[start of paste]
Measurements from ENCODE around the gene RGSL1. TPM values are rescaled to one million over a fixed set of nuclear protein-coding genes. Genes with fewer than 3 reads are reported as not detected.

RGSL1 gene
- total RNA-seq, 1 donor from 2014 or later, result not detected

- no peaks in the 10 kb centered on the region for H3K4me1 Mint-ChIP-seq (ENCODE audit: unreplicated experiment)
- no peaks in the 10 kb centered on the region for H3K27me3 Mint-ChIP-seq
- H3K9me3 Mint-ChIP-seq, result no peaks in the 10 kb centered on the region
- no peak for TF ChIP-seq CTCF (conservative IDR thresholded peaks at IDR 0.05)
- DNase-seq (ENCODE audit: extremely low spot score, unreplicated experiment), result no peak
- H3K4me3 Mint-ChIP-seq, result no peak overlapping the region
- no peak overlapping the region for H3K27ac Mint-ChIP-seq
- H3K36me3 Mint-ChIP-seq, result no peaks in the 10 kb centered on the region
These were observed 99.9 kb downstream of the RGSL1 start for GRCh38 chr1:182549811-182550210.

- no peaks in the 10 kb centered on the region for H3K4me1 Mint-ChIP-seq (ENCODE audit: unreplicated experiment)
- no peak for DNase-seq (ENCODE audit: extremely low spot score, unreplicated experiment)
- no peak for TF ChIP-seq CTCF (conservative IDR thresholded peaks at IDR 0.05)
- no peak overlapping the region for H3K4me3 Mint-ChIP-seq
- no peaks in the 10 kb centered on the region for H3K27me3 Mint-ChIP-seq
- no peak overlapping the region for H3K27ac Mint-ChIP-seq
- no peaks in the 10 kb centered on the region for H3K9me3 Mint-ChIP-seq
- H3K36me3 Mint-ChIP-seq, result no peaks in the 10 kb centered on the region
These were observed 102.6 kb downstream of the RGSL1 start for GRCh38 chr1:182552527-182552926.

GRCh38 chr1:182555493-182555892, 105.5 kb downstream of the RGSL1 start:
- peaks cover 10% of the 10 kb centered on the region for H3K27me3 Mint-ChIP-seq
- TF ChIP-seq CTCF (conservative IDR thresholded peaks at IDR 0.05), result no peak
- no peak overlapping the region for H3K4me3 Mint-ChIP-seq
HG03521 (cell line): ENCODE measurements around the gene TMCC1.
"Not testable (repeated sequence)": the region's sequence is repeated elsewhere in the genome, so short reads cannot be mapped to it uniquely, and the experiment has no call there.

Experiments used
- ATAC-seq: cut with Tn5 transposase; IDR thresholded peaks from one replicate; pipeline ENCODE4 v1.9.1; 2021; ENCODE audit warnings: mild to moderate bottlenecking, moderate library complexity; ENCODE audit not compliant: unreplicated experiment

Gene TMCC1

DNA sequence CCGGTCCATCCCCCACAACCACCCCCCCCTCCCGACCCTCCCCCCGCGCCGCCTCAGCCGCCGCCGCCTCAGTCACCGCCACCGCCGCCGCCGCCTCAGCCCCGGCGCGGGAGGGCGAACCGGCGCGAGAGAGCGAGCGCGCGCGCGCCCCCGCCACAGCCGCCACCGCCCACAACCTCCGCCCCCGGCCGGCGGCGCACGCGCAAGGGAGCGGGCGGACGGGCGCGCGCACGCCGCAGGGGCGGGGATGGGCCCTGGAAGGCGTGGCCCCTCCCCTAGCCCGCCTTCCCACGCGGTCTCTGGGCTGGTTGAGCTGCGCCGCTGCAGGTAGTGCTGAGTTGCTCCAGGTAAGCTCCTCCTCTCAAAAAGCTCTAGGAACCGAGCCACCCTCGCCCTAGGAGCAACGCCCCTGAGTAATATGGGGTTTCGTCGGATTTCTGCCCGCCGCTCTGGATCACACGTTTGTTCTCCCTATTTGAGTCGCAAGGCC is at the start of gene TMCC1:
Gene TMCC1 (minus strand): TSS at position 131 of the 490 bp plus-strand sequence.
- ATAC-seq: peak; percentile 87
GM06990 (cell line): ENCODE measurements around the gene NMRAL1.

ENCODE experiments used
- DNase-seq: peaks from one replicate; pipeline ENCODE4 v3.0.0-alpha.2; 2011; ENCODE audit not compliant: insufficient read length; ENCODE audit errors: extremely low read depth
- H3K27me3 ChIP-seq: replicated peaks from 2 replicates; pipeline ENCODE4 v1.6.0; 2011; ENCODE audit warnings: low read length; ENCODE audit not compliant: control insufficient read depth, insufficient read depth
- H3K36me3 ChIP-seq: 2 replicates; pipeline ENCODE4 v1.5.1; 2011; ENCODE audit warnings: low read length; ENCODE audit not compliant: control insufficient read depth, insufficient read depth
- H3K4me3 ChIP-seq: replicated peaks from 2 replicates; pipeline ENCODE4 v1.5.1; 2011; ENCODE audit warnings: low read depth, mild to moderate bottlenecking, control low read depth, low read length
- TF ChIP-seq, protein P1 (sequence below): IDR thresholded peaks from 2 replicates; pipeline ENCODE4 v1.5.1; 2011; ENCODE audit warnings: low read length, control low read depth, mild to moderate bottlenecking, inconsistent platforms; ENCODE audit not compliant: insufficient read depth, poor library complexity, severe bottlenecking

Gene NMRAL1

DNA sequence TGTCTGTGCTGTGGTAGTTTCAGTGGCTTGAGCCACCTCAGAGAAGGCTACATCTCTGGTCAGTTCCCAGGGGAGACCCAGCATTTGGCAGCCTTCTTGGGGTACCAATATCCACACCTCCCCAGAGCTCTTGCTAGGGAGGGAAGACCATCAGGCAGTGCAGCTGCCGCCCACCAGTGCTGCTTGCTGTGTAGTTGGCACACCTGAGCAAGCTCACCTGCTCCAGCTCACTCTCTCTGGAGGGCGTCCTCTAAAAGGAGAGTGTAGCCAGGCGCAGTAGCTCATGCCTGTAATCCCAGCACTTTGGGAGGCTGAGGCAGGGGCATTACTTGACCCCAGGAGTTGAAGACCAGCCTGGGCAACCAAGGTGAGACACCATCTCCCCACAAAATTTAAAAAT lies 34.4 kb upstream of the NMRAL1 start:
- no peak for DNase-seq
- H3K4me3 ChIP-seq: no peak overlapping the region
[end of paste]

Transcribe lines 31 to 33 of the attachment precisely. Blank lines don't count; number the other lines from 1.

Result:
DNA sequence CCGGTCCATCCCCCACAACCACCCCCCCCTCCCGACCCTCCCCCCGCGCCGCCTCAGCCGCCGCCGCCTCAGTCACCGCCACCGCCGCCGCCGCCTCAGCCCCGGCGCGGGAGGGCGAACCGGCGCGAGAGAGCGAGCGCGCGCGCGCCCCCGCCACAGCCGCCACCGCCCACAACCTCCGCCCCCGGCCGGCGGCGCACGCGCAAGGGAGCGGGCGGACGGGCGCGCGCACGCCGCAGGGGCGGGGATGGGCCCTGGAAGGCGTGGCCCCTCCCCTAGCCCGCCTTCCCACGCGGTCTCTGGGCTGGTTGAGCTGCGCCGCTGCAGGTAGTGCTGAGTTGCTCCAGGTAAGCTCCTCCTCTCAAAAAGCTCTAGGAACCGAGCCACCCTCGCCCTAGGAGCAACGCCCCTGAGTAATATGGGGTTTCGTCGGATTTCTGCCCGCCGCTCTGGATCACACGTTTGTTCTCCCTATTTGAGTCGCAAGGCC is at the start of gene TMCC1:
Gene TMCC1 (minus strand): TSS at position 131 of the 490 bp plus-strand sequence.
- ATAC-seq: peak; percentile 87